After pressing the button you’ll see a pop up that prompts you to review the changes you’re about to make. If everything checks out press the “Push” button to send your button to Lingo.
Now that your pattern library is saved to Lingo you will be able to pull it into any new or existing Sketch file. So let’s do it! Create a new sketch file, start the Lingo plugin, make sure the “Sketch Pattern Library” kit is select, and press the “Pull All” button. After pressing the button you’ll see a pop up that prompts you to review the changes you’re about to make.
If everything checks out press the “Pull” button to install any symbols, shared styles, and styled text stored in Lingo into your Sketch file. And Voilà! The blue button symbol is now available in the Sketch symbols menu.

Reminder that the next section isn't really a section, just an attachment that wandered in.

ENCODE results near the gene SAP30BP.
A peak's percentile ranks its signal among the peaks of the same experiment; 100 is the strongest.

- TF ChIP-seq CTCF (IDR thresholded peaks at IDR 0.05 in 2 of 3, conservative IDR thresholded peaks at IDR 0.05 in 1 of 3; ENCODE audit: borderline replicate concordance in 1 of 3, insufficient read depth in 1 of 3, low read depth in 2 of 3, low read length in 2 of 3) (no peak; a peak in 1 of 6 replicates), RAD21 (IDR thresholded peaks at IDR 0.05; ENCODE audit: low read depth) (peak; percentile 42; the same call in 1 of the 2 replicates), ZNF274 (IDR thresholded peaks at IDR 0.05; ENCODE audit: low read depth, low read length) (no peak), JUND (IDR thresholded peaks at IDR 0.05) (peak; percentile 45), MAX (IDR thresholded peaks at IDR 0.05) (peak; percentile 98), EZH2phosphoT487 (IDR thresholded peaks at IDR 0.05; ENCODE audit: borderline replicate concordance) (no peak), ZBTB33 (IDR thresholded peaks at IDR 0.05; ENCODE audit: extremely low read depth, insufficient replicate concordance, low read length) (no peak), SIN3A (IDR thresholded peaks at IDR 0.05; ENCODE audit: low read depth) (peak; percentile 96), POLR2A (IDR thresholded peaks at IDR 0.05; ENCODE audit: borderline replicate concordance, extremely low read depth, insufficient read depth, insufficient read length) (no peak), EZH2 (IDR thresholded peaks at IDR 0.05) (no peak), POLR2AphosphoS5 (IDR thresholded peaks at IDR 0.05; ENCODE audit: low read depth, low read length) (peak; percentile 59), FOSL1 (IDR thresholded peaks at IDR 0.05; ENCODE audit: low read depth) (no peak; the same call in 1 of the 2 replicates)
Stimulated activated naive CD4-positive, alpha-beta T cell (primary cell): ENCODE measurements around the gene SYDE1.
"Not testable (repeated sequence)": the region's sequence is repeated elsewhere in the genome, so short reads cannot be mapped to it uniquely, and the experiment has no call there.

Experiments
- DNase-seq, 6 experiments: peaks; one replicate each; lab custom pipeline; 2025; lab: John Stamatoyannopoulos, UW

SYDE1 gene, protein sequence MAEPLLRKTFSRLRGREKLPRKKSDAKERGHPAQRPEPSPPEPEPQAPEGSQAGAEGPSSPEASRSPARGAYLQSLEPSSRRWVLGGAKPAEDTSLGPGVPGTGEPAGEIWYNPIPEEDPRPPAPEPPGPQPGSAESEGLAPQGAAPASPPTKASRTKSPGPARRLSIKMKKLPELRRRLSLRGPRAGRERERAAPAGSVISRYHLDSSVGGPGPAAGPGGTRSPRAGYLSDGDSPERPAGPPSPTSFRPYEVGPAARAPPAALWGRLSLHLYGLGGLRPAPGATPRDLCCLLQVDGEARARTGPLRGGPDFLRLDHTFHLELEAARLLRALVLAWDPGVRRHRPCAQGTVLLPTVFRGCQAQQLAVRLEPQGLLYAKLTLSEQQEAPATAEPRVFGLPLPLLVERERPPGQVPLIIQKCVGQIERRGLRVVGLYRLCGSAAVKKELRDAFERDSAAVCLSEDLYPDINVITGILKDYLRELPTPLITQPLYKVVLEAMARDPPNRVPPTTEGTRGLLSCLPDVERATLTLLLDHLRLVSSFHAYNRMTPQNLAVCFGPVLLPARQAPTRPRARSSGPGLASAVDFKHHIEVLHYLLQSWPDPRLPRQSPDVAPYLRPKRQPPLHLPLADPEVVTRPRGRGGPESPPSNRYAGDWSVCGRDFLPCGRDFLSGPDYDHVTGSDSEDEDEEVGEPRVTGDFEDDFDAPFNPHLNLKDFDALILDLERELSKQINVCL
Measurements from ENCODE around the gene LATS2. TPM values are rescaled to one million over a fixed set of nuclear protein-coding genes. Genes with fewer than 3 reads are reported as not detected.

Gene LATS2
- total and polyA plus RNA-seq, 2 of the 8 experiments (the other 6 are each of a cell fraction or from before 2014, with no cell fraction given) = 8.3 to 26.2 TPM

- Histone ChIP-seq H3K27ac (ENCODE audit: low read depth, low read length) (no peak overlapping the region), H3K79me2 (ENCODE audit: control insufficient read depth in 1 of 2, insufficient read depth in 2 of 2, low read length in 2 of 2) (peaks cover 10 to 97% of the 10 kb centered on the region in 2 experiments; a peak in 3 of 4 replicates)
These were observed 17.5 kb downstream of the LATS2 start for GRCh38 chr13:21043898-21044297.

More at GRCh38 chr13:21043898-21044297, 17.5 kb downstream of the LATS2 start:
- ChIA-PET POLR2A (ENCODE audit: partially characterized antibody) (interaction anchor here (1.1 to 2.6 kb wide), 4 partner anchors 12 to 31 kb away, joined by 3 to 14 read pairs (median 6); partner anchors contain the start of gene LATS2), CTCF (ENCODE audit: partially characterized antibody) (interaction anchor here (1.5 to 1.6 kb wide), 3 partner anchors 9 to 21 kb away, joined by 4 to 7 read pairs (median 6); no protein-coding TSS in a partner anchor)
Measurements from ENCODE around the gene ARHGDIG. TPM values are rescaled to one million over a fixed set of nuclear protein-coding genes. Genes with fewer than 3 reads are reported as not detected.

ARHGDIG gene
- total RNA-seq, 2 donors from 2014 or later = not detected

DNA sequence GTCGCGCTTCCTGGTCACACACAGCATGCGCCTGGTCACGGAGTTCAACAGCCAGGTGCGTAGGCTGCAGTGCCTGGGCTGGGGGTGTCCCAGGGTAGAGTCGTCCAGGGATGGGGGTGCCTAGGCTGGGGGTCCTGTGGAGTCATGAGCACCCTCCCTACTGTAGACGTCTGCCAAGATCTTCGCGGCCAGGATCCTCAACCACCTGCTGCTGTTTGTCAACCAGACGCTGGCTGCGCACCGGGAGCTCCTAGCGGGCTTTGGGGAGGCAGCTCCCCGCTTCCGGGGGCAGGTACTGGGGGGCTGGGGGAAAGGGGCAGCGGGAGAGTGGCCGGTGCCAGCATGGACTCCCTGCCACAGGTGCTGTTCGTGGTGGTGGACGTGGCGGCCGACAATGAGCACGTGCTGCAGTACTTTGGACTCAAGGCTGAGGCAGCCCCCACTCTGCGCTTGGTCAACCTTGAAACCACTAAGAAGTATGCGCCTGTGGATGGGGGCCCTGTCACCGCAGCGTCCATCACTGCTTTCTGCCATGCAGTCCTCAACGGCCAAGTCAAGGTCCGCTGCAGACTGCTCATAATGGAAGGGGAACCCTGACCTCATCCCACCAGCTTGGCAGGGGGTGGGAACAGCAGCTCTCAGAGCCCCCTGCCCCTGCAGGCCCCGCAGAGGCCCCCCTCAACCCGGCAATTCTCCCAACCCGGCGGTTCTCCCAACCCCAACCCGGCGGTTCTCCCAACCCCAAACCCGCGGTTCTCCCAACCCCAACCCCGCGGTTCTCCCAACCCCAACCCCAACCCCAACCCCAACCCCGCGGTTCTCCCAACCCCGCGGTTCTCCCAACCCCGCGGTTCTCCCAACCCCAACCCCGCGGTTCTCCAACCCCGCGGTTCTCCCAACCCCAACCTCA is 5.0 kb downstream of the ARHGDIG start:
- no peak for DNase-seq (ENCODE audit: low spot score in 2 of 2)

So what happens when your primary color changes from blue to green? Time to update your pattern library!
- Go to Abstract
- Open the “Sketch Pattern Library” project
- Click the “New Branch” button in the top right of the screen
- Name your branch and then click the “Edit in Sketch” button to open Sketch
- With Sketch open change the background color of the button symbol from blue to green
- Commit the change to Abstract and merge the branch back into the master file
- Once your changes are merged, open your master file as untracked and push your changes to Lingo via the Lingo plugin
- Go back to your Sketch file and pull the pattern library changes using the Lingo plugin and your button symbol will be updated from blue to green!
And that’s it! By using a combination of Abstract and Lingo I’ve put together a pretty simple process for managing a Sketch pattern library that can be used across all of our Sketch files and can scale to work for design teams of any size. Abstract to manage the master pattern library file and Lingo to sync that pattern library across all of our designs. The end result? A faster design workflow and more consistent designs across our application.